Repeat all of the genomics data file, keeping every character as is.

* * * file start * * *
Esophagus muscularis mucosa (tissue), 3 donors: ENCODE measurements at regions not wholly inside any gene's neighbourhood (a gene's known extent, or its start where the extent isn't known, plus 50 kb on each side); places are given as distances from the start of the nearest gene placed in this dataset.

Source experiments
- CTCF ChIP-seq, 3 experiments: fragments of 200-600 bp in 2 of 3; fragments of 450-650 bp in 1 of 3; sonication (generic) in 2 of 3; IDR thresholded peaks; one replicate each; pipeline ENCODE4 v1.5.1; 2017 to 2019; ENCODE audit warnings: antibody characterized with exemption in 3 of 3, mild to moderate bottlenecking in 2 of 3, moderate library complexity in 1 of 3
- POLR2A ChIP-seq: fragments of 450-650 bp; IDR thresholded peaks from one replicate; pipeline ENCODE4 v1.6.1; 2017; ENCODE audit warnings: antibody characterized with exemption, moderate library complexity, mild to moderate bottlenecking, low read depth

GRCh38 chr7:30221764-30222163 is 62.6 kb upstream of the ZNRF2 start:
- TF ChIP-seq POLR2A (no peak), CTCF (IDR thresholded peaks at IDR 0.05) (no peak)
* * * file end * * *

Esophagus muscularis mucosa (tissue), 3 donors: ENCODE measurements at regions not wholly inside any gene's neighbourhood (a gene's known extent, or its start where the extent isn't known, plus 50 kb on each side); places are given as distances from the start of the nearest gene placed in this dataset.

Source experiments
- CTCF ChIP-seq, 3 experiments: fragments of 200-600 bp in 2 of 3; fragments of 450-650 bp in 1 of 3; sonication (generic) in 2 of 3; IDR thresholded peaks; one replicate each; pipeline ENCODE4 v1.5.1; 2017 to 2019; ENCODE audit warnings: antibody characterized with exemption in 3 of 3, mild to moderate bottlenecking in 2 of 3, moderate library complexity in 1 of 3
- POLR2A ChIP-seq: fragments of 450-650 bp; IDR thresholded peaks from one replicate; pipeline ENCODE4 v1.6.1; 2017; ENCODE audit warnings: antibody characterized with exemption, moderate library complexity, mild to moderate bottlenecking, low read depth

GRCh38 chr7:30221764-30222163 is 62.6 kb upstream of the ZNRF2 start:
- TF ChIP-seq POLR2A (no peak), CTCF (IDR thresholded peaks at IDR 0.05) (no peak)